Faris isn't moving far

Kelly Faris, left, who helped lead UConn to its eight national title last week, poses with WNBA president Laurel Richie in Bristol after being selected in the first round of the draft (11th overall) by the Connectictut Sun on Monday.
Kelly Faris, left, who helped lead UConn to its eight national title last week, poses with WNBA president Laurel Richie in Bristol after being selected in the first round of the draft (11th overall) by the Connectictut Sun on Monday. Jessica Hill/AP Photo

Mohegan Leave it to Kelly Faris, impervious to the bright lights of several Final Fours, to admit Monday night to being the most nervous she'd ever been in the more controlled setting of an ESPN studio.

That's because Faris was left to wait and wonder about her future. Would she return home to play women's professional basketball in Indiana?

Some other outpost?

It turned out she doesn't have to leave Connecticut.

The Connecticut Sun, quite happy Faris fell to the next-to-last pick in the first round, chose Faris with their first pick in the WNBA Draft.

"It means the world to me that they are going to trust me, put their faith in me just like coach (Geno Auriemma) did four years ago," Faris said. "I wasn't ready to leave (Connecticut) yet anyway."

The Sun also selected 6-foot-7 Iowa State center Anna Prins with their second pick and South Florida guard Andrea Smith in the third round.

Faris, who led the Huskies to their eighth national title last week, became the 13th player in program history to become a first-round pick, giving UConn the most first-rounders of any other school in the country.

"All the hubbub had been that she'd go higher," Sun coach Anne Donovan said. "She does everything. She's a big guard that can play in the post. She rebounds, takes great pride in her defense. She's worked on her offense. You saw a completely different player (offensively) than her first three years at Connecticut.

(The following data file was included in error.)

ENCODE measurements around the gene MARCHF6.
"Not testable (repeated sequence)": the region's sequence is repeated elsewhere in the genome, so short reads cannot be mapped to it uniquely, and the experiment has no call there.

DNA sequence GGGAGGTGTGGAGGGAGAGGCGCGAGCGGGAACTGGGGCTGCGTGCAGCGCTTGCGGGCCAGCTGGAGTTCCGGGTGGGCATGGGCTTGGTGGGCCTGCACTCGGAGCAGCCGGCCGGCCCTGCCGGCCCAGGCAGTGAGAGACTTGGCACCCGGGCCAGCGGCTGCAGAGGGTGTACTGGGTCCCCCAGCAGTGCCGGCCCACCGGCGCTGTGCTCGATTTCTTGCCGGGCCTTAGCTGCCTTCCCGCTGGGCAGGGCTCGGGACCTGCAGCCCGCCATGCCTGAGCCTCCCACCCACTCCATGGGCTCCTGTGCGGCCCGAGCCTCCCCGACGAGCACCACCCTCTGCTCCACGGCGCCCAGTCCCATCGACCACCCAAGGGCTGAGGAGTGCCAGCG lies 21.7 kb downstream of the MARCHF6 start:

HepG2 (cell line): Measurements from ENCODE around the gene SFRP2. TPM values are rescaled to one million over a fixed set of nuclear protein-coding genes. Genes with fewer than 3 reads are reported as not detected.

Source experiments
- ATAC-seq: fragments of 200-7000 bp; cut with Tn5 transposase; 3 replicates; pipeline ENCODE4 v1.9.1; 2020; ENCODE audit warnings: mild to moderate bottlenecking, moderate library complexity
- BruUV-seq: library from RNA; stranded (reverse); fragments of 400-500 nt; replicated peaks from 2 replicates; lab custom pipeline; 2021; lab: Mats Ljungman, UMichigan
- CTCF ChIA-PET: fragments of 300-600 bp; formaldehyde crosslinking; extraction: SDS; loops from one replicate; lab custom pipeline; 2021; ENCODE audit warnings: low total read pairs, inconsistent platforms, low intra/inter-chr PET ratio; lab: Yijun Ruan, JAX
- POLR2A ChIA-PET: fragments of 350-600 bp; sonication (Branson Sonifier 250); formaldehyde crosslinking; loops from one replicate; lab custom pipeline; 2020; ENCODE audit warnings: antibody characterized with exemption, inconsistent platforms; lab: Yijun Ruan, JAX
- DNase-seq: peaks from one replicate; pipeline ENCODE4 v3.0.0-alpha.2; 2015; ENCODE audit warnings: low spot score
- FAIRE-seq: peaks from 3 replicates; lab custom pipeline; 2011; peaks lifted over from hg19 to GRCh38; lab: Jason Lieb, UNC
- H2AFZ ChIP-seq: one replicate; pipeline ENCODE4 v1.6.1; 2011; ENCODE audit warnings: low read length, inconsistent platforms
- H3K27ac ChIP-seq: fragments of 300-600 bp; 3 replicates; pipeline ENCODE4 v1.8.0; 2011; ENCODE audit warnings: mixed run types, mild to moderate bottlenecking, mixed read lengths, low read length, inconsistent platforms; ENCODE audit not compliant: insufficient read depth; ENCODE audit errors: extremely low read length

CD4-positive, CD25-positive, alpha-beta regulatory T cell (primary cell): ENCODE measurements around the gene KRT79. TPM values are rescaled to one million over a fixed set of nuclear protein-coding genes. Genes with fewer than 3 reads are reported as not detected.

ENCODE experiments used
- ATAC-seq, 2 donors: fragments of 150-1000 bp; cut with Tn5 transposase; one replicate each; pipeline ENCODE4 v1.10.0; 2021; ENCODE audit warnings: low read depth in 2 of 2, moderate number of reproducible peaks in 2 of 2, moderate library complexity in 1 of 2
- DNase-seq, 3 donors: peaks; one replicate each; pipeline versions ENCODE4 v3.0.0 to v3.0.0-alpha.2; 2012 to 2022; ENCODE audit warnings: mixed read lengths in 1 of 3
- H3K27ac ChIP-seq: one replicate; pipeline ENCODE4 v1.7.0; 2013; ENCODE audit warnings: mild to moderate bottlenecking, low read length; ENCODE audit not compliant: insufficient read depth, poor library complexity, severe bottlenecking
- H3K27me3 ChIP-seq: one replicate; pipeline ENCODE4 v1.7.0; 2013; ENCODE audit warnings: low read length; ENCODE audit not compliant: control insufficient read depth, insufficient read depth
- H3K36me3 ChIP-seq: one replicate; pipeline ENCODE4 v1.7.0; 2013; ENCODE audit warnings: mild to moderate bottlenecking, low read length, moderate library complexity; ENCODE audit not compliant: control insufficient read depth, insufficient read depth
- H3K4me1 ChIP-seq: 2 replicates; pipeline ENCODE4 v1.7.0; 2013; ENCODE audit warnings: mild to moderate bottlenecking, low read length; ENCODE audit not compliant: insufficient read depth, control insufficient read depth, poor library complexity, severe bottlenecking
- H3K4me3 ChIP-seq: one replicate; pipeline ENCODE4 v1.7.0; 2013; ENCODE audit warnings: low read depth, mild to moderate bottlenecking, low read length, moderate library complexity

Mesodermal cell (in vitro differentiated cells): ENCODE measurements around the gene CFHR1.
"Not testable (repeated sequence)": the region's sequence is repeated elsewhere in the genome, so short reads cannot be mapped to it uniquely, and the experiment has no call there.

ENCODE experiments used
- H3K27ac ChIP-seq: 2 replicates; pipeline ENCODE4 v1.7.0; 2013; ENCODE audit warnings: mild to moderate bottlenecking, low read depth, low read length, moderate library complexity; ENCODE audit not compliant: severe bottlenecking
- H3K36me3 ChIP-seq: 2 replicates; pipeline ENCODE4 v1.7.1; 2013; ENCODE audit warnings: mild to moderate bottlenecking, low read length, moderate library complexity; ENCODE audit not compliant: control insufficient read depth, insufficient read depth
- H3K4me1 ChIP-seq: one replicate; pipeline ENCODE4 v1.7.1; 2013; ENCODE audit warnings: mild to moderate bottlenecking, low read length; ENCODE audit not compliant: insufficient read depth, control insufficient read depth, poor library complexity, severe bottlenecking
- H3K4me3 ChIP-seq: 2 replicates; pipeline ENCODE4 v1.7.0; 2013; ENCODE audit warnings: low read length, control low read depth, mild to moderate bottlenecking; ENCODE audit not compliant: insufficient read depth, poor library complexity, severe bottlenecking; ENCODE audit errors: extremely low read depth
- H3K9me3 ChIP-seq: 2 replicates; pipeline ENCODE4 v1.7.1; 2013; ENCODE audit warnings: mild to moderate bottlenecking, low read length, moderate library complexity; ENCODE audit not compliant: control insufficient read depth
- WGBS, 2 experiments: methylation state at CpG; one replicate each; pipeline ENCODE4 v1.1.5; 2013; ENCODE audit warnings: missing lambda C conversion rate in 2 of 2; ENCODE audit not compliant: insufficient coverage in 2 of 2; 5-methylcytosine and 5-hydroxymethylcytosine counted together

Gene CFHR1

"She's a coach's dream," Donovan said. "She does anything you need her to do. She doesn't need the spotlight. She's a blue collar kid that likes to do the dirty work."

Donovan said she didn't expect the high number of post players to be selected in the first round.

"There were a couple of wrenches in there from our own mock drafts," Donovan said. "We didn't anticipate Faris falling to us nor did I anticipate every big on the board going ahead of her. It worked out perfectly."

Donovan said she's "intrigued" by Prins, who spent the last four years guarding Griner. Donovan said Prins is more comfortable facing the basket, evidenced by her career 34 percent shooting from 3-point range. She helps the Sun's need for some post help, following Asjha Jones' decision to take the year off and Sandrine Gruda's delayed decision whether she wants to return.

The Sun open the season with a preseason game at Mohegan Sun Arena on May 11 against New York..

m.dimauro@theday.com

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